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Deadly Prey (1987)

In Vietnam, he was the best.

He still is.

Just think, if they’d spent the same kind of energy and wit on a single line of dialogue as they did on that tag line, 1987’s Deadly Prey could have been a masterpiece of cinema.

And yet, despite its many catastrophic, self-imposed handicaps, it’s still by far the greatest film ever to come out of Riverside, CA.

My mother will be the first to tell you: if I’m dogging you, it means I love you. (Deadly Prey, not Riverside.) So yeah, let’s get this out of the way fast—this movie is very low budget and (not so) borderline incompetent. However, it’s definitely a Top 10 Action Film for me. Without question.

*Spoiler alert for the 1976 masterpiece of cinema, Grizzly. Imagine the pure bonkers assness of the final scene in Grizzly where Christopher George blows up the bear with a fucking rocket launcher. Now, imagine an entire film constructed of those types of moments. Then throw in the fact this is an obvious First Blood/Rambo rip-off.

If you’re currently questioning your sexual attraction toward bears, you’re not alone.

But I’m getting way too ahead of myself here. It shouldn’t even take half this long to give you the plot of this action juggernaut. Local businessman, Don Michaelson (Troy Donahue) hires Colonel Hogan (David Campbell) and his team of mercenaries for reasons that are never really explained. More important to us, however, is that Colonel Hogan needs to train some new recruits, so he begins kidnapping innocent civilians and releasing them into the backwoods of Riverside, where his men hunt them. Everything seems to be going to plan, though Michaelson, using brain power elusive to the writers who created him, begins to question the futility of such an exercise.

Enter: Mike Danton, Vietnam War hero, played by Ted Prior, whose prior acting experience appears to be unpaid soliloquies to his biceps in the gym mirror. Danton just happens to be taking out the trash when a white van driven by Colonel Hogan’s goons pulls up and abducts him to the training woods—which, for some reason, doesn’t quite feel as far removed from southern California urban society as it should. It is here that the tables are turned on the mercenaries, as Danton begins to take them out one by one.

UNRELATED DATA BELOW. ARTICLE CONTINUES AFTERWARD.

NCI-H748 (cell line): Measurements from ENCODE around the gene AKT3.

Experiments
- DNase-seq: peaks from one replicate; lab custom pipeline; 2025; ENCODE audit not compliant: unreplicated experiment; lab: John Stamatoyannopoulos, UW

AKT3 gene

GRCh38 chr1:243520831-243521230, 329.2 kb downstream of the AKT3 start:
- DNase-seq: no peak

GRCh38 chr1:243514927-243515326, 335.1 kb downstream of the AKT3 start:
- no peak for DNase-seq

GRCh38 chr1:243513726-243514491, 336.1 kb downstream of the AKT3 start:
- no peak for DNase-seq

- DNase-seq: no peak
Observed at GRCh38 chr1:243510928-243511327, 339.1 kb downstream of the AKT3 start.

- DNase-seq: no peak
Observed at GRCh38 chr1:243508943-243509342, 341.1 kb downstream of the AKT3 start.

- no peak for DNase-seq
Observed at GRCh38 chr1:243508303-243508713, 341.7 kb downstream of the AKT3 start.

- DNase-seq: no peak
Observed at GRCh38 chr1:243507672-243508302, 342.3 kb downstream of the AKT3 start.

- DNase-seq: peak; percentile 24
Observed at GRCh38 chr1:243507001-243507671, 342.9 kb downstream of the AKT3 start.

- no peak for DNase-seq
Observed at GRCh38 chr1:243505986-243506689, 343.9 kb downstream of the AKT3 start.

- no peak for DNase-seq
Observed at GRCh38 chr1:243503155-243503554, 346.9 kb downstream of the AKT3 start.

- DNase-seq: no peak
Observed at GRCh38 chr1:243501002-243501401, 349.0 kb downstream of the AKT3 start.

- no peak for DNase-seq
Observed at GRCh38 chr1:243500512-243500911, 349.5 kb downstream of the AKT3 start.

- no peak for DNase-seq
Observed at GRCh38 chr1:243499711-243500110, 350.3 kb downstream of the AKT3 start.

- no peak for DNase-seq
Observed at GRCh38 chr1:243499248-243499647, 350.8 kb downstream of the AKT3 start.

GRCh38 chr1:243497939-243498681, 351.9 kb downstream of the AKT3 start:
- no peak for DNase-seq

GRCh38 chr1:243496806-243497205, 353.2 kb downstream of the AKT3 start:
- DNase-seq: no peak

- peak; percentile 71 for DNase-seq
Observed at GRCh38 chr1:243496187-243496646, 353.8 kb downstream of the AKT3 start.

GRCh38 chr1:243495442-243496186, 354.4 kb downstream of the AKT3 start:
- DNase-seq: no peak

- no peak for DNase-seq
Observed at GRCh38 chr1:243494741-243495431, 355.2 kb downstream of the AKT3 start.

This is about 15 minutes into the film. If you’ve taken my advice and watched this sucker, you’ve probably been actively hating me up to this point. You may have wondered just what in the absolute fuck I got you into. This is where it all changes. For the next hour, it’s literally scene to scene of Ted Prior walking up to people and killing them in a variety of ways. Pure unadulterated action. And some fun gore to boot.

For what Ted Prior lacks in any kind of acting chops whatsoever, he makes up tenfold with his goofy, All American Boy charm. He teams up with an old war colleague half way through, and the film turns into an adorable lil’ buddy movie. Other than a meandering subplot involving Danton’s wife and father-in-law (and subsequent, ill-advised rape), there is not an ounce of fat on this thing.

And best of all, Deadly Prey is a pretty accessible film to get your hands on. I bought a Slasher Video blu ray off eBay for like $15. It’s a terrible transfer, but for some reason, it just feels totally right. This is the Blood Rage of action films.

Final item of note: There is actually a 2013 sequel, Deadliest Prey, which also stars Ted Prior, that I haven't seen.

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